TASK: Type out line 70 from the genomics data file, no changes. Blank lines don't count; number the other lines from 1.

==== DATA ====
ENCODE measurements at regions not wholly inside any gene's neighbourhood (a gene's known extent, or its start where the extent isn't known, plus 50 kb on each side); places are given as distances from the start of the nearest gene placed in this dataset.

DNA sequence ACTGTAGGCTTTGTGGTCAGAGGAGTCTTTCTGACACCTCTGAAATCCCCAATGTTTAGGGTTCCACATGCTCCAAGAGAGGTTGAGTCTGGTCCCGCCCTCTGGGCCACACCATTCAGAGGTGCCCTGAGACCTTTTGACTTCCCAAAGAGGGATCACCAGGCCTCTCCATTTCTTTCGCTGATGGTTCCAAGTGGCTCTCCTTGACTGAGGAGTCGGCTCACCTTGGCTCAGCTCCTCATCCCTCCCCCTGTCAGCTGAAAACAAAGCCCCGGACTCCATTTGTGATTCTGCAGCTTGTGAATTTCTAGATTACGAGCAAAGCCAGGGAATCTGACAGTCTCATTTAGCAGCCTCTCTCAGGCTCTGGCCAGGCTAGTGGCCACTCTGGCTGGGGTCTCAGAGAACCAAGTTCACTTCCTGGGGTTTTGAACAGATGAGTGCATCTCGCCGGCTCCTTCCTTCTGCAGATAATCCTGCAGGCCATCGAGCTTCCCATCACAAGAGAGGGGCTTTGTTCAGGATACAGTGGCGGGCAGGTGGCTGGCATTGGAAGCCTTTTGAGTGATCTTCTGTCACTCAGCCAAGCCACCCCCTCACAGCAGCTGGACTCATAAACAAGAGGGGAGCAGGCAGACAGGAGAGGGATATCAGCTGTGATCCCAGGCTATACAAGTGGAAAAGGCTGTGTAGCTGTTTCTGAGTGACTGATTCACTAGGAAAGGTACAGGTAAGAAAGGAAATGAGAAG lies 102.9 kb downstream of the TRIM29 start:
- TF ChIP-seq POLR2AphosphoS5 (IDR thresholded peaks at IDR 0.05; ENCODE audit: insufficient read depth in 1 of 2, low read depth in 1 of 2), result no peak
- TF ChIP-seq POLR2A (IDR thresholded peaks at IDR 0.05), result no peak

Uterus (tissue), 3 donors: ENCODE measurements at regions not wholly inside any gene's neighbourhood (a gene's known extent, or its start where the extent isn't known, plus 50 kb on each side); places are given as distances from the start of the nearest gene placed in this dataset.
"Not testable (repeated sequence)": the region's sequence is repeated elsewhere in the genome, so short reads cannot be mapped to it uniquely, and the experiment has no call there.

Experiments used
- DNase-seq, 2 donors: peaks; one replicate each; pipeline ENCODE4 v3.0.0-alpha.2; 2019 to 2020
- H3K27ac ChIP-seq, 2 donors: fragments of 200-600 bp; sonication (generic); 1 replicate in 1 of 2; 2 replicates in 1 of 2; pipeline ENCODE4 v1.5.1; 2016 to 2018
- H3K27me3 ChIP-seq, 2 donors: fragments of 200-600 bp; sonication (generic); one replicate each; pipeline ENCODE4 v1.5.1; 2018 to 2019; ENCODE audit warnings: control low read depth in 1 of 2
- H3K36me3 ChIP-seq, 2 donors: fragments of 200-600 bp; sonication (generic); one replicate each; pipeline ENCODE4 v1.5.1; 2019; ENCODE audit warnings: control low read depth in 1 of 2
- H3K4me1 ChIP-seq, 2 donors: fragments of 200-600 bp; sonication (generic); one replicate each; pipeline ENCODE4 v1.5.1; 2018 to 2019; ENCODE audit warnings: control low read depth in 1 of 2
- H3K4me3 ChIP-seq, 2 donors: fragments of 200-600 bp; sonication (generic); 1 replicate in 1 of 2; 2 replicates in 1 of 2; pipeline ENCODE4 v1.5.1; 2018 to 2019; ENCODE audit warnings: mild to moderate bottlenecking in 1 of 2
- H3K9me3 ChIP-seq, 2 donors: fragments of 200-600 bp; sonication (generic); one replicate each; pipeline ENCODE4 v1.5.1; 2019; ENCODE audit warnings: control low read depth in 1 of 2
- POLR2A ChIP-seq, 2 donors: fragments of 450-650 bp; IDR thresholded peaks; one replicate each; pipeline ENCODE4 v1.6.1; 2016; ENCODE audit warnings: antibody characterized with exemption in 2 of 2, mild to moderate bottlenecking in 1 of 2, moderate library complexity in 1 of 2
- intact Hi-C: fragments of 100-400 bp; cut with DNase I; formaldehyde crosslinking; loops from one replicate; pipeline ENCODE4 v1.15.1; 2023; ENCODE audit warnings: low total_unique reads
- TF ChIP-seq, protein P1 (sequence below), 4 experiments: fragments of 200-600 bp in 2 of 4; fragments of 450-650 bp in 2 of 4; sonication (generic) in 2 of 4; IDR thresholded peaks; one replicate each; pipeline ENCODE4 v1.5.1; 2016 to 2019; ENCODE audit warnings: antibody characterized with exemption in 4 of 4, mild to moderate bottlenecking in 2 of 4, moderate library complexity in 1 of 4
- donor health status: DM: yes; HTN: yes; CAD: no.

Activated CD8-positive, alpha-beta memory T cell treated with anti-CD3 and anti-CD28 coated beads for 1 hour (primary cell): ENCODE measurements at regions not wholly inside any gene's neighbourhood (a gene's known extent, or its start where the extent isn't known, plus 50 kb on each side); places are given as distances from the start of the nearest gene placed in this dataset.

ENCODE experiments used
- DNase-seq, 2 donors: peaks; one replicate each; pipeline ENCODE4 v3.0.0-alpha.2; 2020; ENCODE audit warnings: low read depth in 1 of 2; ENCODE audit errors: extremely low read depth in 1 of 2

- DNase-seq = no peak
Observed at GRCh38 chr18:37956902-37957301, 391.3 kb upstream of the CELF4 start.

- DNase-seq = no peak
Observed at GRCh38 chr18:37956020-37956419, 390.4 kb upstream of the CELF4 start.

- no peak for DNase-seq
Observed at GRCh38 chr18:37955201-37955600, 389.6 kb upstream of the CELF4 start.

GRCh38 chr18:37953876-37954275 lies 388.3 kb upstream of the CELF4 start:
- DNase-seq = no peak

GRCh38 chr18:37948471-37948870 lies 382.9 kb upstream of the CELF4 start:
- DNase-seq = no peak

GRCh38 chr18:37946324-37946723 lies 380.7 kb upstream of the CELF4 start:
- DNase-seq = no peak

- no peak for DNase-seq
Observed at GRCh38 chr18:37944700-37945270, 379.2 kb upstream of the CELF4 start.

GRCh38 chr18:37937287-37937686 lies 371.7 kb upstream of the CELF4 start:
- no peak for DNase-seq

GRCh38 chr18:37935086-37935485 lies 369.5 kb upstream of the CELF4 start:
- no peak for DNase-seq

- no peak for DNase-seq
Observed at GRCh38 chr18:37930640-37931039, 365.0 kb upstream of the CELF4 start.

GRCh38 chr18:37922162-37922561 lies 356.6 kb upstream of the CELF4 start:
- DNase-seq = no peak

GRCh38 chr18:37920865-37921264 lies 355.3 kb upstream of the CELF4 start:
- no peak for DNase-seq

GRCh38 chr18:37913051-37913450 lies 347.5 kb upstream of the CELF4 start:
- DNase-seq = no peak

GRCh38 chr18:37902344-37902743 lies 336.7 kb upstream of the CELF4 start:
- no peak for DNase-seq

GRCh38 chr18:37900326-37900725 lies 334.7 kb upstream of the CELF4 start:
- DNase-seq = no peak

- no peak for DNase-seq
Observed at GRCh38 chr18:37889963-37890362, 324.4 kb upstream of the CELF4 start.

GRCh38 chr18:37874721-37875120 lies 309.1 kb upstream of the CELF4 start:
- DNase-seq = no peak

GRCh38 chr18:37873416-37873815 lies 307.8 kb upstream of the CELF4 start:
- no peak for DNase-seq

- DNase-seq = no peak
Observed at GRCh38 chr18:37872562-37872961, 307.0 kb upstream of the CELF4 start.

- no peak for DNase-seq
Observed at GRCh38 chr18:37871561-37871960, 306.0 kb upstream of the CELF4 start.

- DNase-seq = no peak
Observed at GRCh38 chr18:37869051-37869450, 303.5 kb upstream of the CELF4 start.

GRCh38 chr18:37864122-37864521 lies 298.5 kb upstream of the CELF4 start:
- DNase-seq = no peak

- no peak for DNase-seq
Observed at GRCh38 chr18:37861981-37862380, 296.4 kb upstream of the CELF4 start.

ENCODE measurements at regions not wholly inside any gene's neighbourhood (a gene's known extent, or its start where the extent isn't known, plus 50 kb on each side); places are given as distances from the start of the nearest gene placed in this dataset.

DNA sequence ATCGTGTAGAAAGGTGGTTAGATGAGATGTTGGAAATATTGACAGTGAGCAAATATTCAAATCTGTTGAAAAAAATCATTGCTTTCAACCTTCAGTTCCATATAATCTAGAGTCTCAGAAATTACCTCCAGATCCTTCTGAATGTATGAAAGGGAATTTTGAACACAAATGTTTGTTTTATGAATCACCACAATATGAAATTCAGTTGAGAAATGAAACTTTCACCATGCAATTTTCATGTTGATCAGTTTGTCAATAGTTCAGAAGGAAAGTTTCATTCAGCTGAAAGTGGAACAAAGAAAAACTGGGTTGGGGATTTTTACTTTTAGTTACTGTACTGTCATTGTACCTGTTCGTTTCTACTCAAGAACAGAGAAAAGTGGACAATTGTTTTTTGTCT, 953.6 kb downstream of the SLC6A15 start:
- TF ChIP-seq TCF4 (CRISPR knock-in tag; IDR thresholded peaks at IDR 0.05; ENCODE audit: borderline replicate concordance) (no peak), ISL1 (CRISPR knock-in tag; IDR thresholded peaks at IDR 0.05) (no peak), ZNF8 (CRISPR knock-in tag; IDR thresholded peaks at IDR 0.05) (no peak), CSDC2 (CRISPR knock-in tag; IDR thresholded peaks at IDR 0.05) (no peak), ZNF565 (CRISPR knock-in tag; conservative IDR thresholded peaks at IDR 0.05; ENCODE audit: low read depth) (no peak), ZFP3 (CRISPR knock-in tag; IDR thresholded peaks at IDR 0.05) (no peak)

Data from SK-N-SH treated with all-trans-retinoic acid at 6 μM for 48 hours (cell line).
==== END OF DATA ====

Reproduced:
- TF ChIP-seq TCF4 (CRISPR knock-in tag; IDR thresholded peaks at IDR 0.05; ENCODE audit: borderline replicate concordance) (no peak), ISL1 (CRISPR knock-in tag; IDR thresholded peaks at IDR 0.05) (no peak), ZNF8 (CRISPR knock-in tag; IDR thresholded peaks at IDR 0.05) (no peak), CSDC2 (CRISPR knock-in tag; IDR thresholded peaks at IDR 0.05) (no peak), ZNF565 (CRISPR knock-in tag; conservative IDR thresholded peaks at IDR 0.05; ENCODE audit: low read depth) (no peak), ZFP3 (CRISPR knock-in tag; IDR thresholded peaks at IDR 0.05) (no peak)